The Breakfast Table

Will the New York Legislature’s Decision on Gay Marriage Affect the Supreme Court?

Dear Dahlia and Paul:

As we head in to the final week of the term, it is striking how the debate over constitutional and other legal issues continues to be centered at places other than the Supreme Court. On Tuesday morning, the Senate Foreign Relations Committee will hear State Department Legal Advisor Harold H. Koh defend the proposition that the U.S. military operations in Libya are something other than “hostilities” triggering the War Powers Resolution. (Steven Colbert’s faux defense of the administration’s position is that the actions are not “hostilities” but merely “laser-guided constructive criticism” or a “heavily-armed semester abroad.”) I predict that Koh will make a better case for the administration’s position than critics expect.

The issues of gay marriage and religious liberty are also being debated outside the courts. This past weekend began with the New York Senate making that state the most populous to extend the right to marry to same-sex couples. Much of the final debate concerned amendments designed to protect the freedom of religions that object to gay marriage. That discussion seemed to go off the logic track at certain points.

Archbishop Timothy Dolan, criticizing the new law as an “attempt to redefine the sacred institution of marriage,” said that “Marriage has always been, is now, and always will be the union of one man and one woman. Government does not have the authority to change this most basic of truths.” The archbishop is surely right that government “does not have the authority to change” “the sacred institution” of marriage. But that is not what the New York Legislature did. The Catholic sacrament of marriage properly remains exclusively for the Catholic Church to define for itself and leaves that church entirely free to limit its marriages to opposite-sex couples.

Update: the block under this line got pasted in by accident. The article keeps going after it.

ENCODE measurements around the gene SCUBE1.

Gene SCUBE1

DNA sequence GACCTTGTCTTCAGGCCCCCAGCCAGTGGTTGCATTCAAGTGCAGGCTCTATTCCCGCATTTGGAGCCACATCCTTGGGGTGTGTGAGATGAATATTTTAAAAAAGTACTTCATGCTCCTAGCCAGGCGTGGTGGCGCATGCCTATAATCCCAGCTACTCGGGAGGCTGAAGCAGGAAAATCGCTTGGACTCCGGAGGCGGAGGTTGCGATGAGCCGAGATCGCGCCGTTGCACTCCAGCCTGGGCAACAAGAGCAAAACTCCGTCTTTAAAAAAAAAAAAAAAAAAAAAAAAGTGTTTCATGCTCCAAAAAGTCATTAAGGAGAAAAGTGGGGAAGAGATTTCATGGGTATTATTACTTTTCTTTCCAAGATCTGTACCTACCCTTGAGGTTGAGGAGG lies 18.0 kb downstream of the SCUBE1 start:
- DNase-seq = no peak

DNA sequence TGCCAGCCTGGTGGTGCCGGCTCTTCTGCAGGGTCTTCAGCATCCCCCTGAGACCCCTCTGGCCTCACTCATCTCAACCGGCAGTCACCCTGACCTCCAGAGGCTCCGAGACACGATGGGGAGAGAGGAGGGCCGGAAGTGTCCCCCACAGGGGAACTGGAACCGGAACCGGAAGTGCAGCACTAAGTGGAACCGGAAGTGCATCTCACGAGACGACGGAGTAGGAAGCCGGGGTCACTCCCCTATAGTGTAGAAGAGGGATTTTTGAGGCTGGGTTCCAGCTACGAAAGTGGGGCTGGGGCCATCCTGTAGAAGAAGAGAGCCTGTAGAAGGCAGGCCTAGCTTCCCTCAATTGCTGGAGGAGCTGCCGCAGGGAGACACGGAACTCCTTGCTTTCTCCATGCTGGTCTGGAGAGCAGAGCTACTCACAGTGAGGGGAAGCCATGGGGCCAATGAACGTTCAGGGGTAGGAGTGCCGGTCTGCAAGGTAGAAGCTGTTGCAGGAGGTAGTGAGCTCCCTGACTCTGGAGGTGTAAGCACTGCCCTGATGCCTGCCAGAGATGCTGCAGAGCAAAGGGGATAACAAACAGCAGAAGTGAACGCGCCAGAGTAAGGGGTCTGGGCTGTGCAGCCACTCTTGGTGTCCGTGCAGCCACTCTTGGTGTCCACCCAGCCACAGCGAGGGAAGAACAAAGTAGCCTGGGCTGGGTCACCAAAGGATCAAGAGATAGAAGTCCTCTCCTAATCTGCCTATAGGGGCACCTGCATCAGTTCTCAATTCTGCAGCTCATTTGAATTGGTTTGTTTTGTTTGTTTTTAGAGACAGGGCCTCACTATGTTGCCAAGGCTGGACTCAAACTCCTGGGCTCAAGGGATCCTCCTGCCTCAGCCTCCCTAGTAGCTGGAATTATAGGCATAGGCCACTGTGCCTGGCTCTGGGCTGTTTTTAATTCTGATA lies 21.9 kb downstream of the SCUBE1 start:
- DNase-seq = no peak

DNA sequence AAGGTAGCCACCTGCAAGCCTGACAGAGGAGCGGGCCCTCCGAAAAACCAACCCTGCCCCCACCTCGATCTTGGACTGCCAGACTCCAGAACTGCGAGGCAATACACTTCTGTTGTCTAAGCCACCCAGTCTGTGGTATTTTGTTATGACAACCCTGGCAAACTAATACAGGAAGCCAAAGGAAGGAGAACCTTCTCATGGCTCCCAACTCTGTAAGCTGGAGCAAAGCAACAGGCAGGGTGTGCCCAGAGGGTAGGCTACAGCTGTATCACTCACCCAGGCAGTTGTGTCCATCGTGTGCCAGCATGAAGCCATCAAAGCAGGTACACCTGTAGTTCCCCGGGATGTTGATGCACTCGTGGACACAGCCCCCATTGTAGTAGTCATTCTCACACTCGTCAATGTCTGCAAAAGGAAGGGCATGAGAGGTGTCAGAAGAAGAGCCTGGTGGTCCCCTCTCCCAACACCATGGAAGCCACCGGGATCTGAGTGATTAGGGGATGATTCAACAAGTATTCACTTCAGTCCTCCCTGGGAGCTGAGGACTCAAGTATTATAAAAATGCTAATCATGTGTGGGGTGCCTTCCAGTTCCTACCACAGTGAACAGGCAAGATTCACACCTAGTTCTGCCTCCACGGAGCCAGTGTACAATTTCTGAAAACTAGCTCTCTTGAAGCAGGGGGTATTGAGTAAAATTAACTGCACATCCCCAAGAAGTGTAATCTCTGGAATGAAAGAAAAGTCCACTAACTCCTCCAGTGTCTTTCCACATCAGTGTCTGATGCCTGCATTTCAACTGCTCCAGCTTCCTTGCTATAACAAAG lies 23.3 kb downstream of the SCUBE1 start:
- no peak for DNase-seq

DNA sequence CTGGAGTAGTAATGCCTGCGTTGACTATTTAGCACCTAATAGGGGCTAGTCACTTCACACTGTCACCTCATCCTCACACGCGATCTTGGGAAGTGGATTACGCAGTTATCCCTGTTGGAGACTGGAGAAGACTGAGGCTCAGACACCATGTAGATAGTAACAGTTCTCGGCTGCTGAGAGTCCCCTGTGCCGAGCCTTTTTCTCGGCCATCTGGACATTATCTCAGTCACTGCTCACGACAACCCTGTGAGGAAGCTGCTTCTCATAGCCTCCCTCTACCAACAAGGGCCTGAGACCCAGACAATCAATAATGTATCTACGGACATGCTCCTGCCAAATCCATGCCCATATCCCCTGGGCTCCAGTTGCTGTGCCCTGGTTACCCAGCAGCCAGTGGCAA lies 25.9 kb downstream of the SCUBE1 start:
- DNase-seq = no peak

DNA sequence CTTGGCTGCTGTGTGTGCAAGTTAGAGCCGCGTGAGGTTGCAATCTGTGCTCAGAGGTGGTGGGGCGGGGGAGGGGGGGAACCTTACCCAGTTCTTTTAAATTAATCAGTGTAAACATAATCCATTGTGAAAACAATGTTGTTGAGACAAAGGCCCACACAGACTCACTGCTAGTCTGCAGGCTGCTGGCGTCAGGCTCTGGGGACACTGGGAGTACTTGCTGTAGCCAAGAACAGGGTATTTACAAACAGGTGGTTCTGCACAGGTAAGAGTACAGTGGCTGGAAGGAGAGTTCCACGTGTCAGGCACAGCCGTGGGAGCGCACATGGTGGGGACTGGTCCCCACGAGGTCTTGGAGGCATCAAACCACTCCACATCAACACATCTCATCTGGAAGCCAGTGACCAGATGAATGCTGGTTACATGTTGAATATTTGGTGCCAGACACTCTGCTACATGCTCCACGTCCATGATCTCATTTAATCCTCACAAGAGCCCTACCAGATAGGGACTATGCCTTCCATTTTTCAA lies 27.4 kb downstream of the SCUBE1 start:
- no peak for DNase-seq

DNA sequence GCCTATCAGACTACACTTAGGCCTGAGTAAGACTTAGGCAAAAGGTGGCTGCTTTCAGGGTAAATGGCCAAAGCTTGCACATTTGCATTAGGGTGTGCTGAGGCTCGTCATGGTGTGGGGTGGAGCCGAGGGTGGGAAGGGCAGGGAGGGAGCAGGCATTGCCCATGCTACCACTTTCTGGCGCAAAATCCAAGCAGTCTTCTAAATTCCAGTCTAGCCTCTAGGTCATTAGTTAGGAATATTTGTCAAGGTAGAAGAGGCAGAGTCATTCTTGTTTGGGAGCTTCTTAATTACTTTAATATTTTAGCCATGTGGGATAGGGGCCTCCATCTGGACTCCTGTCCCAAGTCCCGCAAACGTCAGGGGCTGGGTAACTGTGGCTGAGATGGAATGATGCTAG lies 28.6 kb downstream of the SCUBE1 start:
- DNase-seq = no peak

This distinction between the Catholic Church’s (unchanged) sacrament and the (newly revised) civil law is highlighted by the archbishop’s truncated definition of the Catholic sacrament of marriage as “the union of one man and one woman.” That definition is incomplete. The Catholic sacrament of marriage is actually “the union of one man and one woman, neither of whom has previously been married to a person who is still alive.” When New York long ago decided to allow divorced people to obtained civil marriage licenses, that did not change the fact that they were and still are ineligible for the sacrament of marriage within the Catholic Church. The Bishop’s misleading suggestion is thus not about protecting the church’s complete autonomy over its own sacrament of marriage (which rightly remains unimpaired) but is instead an effort to extend one religion’s definition of its own sacrament to those who are outside that religious community. That is not a constitutional value.

Does the New York Legislature’s action change the calculus on how the Supreme Court may ultimately rule on whether same-sex couples in more conservative states have a constitutional right to marry? I would think it might. One of the greatest influences on any culture is the “normative power of the actual” (a phrase I once heard from the late Yale Law Professor Charles L. Black, Jr.). The more common gay marriage becomes, the more hollow the defenses offered by states responding to constitutional challenges by gay couples wanting to marry will sound. I suggested in our 2009 discussion that Justice David Souter’s last opinion on the court contained a thinly veiled warning against bringing this issue too quickly to the Supreme Court. The right time may be coming sooner than he could have realized.

I look forward to hearing what you all think about this morning’s cases.